Yeah, he's definitely wide of the mark - his conclusion is because there
isn't good evidence, therefore there isn't a problem, but the lack of good
evidence is due to a lack of studies, not due to studies that exonerate
cats. As the expression goes - absence of evidence is not evidence of
absence. In this case we do know cats cause big problems in small and
isolated environments, and among some specific prey. We just don't whether
cats cause a general problem outside of those specific areas, or how big a
problem that is.
What's even worse about the article though is the absurd suggestion that
people think cats have a negative impact on the environment because they're
racists who dislike immigrants. That's crap, especially since there are so
many places around the world where cats been demonstrated to have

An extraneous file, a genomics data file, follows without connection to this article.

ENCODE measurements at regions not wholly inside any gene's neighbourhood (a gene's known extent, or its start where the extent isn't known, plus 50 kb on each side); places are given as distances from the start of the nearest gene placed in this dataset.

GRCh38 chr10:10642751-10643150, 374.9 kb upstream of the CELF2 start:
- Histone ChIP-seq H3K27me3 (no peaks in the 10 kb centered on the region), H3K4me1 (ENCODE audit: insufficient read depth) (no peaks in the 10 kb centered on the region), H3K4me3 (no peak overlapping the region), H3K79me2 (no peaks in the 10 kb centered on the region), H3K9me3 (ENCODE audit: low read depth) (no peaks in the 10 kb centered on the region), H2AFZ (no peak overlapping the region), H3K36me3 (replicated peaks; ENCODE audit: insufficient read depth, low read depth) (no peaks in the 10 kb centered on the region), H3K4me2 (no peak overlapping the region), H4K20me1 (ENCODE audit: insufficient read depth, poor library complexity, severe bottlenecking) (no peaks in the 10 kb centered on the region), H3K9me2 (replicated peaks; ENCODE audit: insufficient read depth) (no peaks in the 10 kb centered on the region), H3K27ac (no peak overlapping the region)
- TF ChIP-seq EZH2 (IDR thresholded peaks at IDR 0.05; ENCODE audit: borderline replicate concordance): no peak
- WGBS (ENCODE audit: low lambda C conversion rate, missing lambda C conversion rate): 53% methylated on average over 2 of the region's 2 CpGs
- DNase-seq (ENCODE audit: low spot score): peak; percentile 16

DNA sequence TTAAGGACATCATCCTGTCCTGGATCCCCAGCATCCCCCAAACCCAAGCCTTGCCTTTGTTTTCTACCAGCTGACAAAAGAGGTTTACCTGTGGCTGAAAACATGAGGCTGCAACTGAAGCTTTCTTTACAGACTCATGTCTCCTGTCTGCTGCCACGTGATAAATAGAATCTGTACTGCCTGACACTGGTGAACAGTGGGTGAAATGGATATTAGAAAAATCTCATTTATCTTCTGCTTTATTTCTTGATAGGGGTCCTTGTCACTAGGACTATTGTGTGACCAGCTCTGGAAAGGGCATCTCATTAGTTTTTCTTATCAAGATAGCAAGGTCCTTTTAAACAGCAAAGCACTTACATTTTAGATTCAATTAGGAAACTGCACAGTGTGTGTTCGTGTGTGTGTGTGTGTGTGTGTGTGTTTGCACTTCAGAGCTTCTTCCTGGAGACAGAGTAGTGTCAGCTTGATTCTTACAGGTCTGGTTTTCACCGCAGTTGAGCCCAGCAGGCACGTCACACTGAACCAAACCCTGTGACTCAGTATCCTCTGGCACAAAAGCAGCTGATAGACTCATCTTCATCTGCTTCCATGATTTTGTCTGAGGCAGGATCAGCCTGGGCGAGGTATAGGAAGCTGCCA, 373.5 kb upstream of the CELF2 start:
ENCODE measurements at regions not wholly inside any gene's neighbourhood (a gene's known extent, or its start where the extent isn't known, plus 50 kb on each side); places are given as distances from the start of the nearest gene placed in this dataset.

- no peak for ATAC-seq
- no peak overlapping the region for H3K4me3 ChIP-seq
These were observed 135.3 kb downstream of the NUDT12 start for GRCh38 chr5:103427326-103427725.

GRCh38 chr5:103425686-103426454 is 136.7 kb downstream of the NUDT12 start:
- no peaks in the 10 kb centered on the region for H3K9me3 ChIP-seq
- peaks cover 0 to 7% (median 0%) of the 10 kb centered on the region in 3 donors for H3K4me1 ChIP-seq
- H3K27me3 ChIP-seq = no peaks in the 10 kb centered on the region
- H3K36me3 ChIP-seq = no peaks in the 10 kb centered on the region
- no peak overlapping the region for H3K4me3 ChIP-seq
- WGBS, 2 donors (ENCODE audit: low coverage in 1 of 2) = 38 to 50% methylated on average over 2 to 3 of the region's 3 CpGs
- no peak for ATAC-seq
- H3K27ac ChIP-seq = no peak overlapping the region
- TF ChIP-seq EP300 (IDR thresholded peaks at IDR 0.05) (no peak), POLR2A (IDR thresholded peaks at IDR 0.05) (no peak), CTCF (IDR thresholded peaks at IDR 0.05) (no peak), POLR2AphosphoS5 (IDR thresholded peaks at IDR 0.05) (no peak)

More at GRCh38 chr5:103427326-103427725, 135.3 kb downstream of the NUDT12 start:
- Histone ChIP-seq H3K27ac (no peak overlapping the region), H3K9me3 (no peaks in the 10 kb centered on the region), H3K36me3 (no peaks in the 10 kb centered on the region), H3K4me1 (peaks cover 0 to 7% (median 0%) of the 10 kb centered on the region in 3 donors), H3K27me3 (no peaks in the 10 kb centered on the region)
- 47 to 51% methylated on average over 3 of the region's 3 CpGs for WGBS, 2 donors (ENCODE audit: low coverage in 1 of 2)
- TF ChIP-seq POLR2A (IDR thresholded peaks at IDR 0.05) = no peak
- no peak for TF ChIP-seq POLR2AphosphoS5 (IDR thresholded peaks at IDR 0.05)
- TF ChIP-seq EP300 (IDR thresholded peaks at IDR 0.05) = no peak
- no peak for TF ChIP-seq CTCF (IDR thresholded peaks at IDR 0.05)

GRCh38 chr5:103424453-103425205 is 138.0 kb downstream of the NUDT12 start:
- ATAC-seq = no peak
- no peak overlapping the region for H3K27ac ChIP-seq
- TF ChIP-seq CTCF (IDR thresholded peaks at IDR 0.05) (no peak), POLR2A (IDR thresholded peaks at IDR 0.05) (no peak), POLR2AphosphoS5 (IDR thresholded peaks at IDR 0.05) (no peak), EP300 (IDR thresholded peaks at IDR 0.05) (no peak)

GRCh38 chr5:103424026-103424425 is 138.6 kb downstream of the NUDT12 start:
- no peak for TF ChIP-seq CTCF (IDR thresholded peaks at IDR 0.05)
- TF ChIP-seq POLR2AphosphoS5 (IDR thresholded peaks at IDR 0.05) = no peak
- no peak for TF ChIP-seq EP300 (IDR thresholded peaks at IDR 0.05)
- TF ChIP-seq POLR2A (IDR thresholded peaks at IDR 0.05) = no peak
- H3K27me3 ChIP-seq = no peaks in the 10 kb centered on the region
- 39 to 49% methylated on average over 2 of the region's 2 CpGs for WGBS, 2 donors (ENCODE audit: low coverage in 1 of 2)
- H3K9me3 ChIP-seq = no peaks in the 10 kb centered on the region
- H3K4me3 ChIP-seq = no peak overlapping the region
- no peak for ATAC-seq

significant negative impacts on the environment. Everybody concerned about
the environment should worry about the impact of cats, and it's clearly not
racist to do so.
On Tue, Jan 8, 2013 at 3:39 PM, pbrooks <>wrote:
> That's a pretty old report you've dug up there, Jeremy. Regardless, I
> think you're letting this guy off lightly with 'fallacy of argument'. The
> words 'feral cat has been exonerated' are a fib to aid a weak premise at
> best and, at worst, a deliberate misrepresentation of scientific literature
> (from a professor, no less!). You want people to pass judgement based on
> the current state of scientific research; if so, you have to agree that
> he's wide of the mark.